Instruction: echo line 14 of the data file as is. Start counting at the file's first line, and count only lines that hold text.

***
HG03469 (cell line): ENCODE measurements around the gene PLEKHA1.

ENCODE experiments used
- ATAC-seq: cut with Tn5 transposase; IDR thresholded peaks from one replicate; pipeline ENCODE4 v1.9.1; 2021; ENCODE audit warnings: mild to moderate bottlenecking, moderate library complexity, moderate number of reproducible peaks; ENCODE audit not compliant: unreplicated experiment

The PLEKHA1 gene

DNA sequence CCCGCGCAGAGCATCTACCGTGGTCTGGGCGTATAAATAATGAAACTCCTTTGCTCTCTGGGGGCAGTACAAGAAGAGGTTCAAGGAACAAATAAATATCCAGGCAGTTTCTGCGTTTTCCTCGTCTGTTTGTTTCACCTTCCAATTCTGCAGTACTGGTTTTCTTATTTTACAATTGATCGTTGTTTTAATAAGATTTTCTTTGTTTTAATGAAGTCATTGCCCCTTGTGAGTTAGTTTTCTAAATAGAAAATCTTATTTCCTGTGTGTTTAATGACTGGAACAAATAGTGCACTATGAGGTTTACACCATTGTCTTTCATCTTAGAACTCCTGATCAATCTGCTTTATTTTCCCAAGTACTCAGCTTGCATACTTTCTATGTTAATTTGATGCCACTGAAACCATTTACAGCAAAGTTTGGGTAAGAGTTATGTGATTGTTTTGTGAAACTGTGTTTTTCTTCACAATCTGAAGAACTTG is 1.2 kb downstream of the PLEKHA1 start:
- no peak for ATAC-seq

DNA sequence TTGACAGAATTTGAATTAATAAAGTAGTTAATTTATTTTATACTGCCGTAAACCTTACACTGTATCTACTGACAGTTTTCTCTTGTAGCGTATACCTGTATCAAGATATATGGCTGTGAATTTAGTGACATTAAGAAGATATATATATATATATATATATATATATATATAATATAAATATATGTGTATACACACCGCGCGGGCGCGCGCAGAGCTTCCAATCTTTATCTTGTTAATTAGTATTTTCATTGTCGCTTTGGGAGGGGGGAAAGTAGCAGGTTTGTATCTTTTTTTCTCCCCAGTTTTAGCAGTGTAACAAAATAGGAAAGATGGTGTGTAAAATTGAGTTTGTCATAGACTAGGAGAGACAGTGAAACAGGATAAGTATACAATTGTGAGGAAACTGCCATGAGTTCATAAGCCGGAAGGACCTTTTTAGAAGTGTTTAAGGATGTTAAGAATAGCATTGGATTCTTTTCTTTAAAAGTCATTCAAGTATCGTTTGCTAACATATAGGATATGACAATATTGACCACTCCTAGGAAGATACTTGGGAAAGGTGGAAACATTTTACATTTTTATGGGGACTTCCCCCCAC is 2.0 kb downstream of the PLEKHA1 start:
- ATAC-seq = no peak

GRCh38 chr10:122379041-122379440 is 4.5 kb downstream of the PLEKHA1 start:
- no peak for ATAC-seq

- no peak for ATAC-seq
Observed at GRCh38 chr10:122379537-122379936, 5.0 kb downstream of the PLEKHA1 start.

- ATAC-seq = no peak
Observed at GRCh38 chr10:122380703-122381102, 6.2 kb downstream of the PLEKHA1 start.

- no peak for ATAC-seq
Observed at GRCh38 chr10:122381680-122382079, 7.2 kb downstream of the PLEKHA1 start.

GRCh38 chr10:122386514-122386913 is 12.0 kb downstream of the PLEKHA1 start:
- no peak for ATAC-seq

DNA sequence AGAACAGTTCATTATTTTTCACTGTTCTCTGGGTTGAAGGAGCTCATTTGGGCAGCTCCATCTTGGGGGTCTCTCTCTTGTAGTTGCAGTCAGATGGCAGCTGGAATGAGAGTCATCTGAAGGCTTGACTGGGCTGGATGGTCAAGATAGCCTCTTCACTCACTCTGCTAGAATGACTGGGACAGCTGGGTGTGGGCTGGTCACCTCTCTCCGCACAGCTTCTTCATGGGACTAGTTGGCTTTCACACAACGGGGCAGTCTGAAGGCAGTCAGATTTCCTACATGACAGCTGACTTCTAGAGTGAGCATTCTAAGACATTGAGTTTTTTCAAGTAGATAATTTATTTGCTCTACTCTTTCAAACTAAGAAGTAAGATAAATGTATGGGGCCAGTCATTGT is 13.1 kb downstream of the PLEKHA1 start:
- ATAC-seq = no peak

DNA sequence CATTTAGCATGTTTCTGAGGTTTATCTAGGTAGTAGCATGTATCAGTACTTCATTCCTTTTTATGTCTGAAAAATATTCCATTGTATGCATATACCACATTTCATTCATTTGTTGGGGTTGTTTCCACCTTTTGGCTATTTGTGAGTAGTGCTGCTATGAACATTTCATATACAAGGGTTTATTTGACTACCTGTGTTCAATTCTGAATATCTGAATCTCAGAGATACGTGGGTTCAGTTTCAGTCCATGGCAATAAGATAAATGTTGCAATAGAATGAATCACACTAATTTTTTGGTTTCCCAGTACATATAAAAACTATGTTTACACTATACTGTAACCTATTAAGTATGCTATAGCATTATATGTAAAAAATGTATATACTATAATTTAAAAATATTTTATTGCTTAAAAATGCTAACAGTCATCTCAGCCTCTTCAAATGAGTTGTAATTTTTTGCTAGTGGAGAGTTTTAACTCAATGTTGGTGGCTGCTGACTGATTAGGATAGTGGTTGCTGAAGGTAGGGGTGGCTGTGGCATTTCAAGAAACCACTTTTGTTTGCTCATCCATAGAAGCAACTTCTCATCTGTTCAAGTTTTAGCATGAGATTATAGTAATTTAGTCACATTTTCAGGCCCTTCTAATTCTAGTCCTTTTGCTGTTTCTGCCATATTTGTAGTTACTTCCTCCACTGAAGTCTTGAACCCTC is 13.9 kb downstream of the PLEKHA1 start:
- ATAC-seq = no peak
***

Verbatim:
Observed at GRCh38 chr10:122380703-122381102, 6.2 kb downstream of the PLEKHA1 start.